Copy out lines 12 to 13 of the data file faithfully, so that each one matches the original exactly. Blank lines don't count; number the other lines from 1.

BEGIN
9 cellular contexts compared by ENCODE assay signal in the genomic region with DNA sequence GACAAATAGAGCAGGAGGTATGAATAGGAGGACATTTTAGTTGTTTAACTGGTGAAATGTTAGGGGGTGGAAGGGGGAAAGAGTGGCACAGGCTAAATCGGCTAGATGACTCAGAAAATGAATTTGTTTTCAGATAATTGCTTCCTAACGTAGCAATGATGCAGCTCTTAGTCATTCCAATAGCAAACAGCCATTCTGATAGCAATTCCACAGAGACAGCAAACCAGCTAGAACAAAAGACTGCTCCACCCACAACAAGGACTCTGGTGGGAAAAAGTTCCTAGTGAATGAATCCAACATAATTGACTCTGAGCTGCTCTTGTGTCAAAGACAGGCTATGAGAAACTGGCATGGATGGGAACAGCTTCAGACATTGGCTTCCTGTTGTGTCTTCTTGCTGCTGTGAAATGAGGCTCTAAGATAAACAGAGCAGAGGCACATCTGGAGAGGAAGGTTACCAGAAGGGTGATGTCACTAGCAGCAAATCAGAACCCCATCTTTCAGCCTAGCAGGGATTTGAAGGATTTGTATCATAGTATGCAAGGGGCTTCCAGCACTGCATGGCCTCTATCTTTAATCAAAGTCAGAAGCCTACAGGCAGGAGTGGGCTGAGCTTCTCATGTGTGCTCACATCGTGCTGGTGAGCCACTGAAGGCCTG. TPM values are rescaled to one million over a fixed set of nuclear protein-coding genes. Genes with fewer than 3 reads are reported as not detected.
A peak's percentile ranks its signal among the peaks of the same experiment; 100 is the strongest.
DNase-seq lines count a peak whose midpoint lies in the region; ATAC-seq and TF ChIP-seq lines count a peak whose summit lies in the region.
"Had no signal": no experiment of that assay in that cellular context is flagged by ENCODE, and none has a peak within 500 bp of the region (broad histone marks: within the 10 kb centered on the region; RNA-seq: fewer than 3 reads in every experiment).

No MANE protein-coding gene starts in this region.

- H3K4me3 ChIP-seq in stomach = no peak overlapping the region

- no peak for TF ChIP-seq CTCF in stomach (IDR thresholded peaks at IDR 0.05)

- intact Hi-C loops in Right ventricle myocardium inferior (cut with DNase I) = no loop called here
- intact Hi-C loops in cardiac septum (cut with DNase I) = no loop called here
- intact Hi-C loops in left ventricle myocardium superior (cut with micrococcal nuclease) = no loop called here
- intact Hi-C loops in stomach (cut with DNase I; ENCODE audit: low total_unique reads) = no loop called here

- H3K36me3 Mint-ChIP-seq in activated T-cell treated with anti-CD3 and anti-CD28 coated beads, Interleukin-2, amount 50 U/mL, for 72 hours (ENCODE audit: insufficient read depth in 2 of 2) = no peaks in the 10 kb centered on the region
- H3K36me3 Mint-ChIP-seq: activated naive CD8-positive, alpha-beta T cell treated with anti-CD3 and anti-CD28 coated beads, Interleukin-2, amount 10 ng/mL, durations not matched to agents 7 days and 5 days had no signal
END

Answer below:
- H3K36me3 Mint-ChIP-seq in activated T-cell treated with anti-CD3 and anti-CD28 coated beads, Interleukin-2, amount 50 U/mL, for 72 hours (ENCODE audit: insufficient read depth in 2 of 2) = no peaks in the 10 kb centered on the region
- H3K36me3 Mint-ChIP-seq: activated naive CD8-positive, alpha-beta T cell treated with anti-CD3 and anti-CD28 coated beads, Interleukin-2, amount 10 ng/mL, durations not matched to agents 7 days and 5 days had no signal